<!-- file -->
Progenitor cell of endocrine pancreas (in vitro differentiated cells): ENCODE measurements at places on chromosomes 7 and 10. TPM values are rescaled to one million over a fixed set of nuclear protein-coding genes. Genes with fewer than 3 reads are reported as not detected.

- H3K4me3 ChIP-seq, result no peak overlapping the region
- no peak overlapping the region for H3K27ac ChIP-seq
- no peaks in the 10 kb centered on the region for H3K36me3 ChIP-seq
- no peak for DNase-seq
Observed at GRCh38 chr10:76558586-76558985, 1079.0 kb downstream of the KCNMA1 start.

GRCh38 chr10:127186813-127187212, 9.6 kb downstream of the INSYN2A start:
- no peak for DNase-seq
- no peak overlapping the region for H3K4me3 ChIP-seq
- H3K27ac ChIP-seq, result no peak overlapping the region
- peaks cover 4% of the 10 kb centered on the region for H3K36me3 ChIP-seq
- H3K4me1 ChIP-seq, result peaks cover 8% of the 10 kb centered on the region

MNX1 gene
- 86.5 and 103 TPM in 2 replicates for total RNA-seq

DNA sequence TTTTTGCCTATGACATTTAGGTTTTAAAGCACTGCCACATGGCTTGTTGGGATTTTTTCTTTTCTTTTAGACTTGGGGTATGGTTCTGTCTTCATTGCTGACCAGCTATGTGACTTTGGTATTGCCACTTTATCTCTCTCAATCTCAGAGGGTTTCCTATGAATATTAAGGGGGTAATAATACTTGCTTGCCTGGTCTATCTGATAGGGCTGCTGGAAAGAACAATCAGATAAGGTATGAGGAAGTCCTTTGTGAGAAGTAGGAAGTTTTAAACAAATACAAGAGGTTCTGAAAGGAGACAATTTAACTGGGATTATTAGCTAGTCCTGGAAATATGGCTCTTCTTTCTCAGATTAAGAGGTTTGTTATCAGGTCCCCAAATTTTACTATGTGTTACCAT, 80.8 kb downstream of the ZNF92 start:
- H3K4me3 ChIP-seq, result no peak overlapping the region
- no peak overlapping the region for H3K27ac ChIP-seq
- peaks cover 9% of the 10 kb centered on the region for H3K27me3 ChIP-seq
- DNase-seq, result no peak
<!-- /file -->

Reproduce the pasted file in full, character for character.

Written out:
Progenitor cell of endocrine pancreas (in vitro differentiated cells): ENCODE measurements at places on chromosomes 7 and 10. TPM values are rescaled to one million over a fixed set of nuclear protein-coding genes. Genes with fewer than 3 reads are reported as not detected.

- H3K4me3 ChIP-seq, result no peak overlapping the region
- no peak overlapping the region for H3K27ac ChIP-seq
- no peaks in the 10 kb centered on the region for H3K36me3 ChIP-seq
- no peak for DNase-seq
Observed at GRCh38 chr10:76558586-76558985, 1079.0 kb downstream of the KCNMA1 start.

GRCh38 chr10:127186813-127187212, 9.6 kb downstream of the INSYN2A start:
- no peak for DNase-seq
- no peak overlapping the region for H3K4me3 ChIP-seq
- H3K27ac ChIP-seq, result no peak overlapping the region
- peaks cover 4% of the 10 kb centered on the region for H3K36me3 ChIP-seq
- H3K4me1 ChIP-seq, result peaks cover 8% of the 10 kb centered on the region

MNX1 gene
- 86.5 and 103 TPM in 2 replicates for total RNA-seq

DNA sequence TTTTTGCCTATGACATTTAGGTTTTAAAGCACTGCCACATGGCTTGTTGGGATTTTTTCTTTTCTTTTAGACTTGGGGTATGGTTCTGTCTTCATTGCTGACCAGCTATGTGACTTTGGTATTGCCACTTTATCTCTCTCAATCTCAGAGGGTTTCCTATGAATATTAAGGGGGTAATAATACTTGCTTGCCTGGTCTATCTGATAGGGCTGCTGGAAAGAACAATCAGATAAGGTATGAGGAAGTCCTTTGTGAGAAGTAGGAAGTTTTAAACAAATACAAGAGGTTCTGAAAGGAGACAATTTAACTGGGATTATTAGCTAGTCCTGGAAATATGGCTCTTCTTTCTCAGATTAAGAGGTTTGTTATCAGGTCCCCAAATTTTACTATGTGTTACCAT, 80.8 kb downstream of the ZNF92 start:
- H3K4me3 ChIP-seq, result no peak overlapping the region
- no peak overlapping the region for H3K27ac ChIP-seq
- peaks cover 9% of the 10 kb centered on the region for H3K27me3 ChIP-seq
- DNase-seq, result no peak